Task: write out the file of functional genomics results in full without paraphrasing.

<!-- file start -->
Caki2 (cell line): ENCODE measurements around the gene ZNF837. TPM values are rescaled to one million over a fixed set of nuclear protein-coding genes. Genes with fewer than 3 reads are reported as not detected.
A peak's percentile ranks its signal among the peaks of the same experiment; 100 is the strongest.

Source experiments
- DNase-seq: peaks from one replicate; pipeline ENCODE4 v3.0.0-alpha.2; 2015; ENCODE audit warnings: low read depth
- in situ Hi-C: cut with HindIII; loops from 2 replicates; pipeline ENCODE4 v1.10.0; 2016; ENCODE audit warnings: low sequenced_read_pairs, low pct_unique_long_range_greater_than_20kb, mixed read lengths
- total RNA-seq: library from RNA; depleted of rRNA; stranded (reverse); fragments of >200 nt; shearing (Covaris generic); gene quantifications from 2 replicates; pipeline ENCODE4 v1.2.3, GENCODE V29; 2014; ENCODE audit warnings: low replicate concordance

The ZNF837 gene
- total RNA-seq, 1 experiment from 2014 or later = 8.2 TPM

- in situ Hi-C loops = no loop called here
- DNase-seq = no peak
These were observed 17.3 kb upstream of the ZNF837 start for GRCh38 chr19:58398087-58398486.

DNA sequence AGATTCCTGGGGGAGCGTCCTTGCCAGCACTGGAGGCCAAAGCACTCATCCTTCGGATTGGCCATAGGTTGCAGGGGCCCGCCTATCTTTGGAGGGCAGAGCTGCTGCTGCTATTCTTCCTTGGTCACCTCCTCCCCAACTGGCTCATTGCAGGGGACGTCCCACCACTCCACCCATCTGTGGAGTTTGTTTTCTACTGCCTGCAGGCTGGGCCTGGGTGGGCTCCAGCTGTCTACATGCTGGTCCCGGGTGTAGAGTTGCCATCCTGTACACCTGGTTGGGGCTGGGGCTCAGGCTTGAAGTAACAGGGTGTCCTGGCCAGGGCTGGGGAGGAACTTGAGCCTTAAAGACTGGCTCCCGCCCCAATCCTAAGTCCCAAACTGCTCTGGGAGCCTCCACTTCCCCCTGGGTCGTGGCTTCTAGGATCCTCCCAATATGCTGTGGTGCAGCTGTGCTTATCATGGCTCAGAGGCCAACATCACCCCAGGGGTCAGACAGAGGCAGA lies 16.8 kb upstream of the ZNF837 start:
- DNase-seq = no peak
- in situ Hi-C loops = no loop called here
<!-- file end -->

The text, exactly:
Caki2 (cell line): ENCODE measurements around the gene ZNF837. TPM values are rescaled to one million over a fixed set of nuclear protein-coding genes. Genes with fewer than 3 reads are reported as not detected.
A peak's percentile ranks its signal among the peaks of the same experiment; 100 is the strongest.

Source experiments
- DNase-seq: peaks from one replicate; pipeline ENCODE4 v3.0.0-alpha.2; 2015; ENCODE audit warnings: low read depth
- in situ Hi-C: cut with HindIII; loops from 2 replicates; pipeline ENCODE4 v1.10.0; 2016; ENCODE audit warnings: low sequenced_read_pairs, low pct_unique_long_range_greater_than_20kb, mixed read lengths
- total RNA-seq: library from RNA; depleted of rRNA; stranded (reverse); fragments of >200 nt; shearing (Covaris generic); gene quantifications from 2 replicates; pipeline ENCODE4 v1.2.3, GENCODE V29; 2014; ENCODE audit warnings: low replicate concordance

The ZNF837 gene
- total RNA-seq, 1 experiment from 2014 or later = 8.2 TPM

- in situ Hi-C loops = no loop called here
- DNase-seq = no peak
These were observed 17.3 kb upstream of the ZNF837 start for GRCh38 chr19:58398087-58398486.

DNA sequence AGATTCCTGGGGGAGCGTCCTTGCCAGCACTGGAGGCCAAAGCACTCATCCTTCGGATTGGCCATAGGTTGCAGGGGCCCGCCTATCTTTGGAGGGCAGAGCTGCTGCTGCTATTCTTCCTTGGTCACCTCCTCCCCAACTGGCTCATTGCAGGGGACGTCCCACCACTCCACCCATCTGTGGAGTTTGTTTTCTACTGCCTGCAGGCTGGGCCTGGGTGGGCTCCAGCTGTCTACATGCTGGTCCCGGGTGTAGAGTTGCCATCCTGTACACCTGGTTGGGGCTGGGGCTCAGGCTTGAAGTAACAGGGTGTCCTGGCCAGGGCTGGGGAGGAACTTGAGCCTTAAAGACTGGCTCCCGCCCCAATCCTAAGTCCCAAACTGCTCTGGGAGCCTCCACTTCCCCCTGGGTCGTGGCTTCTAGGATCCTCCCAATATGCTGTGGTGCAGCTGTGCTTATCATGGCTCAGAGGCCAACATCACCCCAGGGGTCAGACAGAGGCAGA lies 16.8 kb upstream of the ZNF837 start:
- DNase-seq = no peak
- in situ Hi-C loops = no loop called here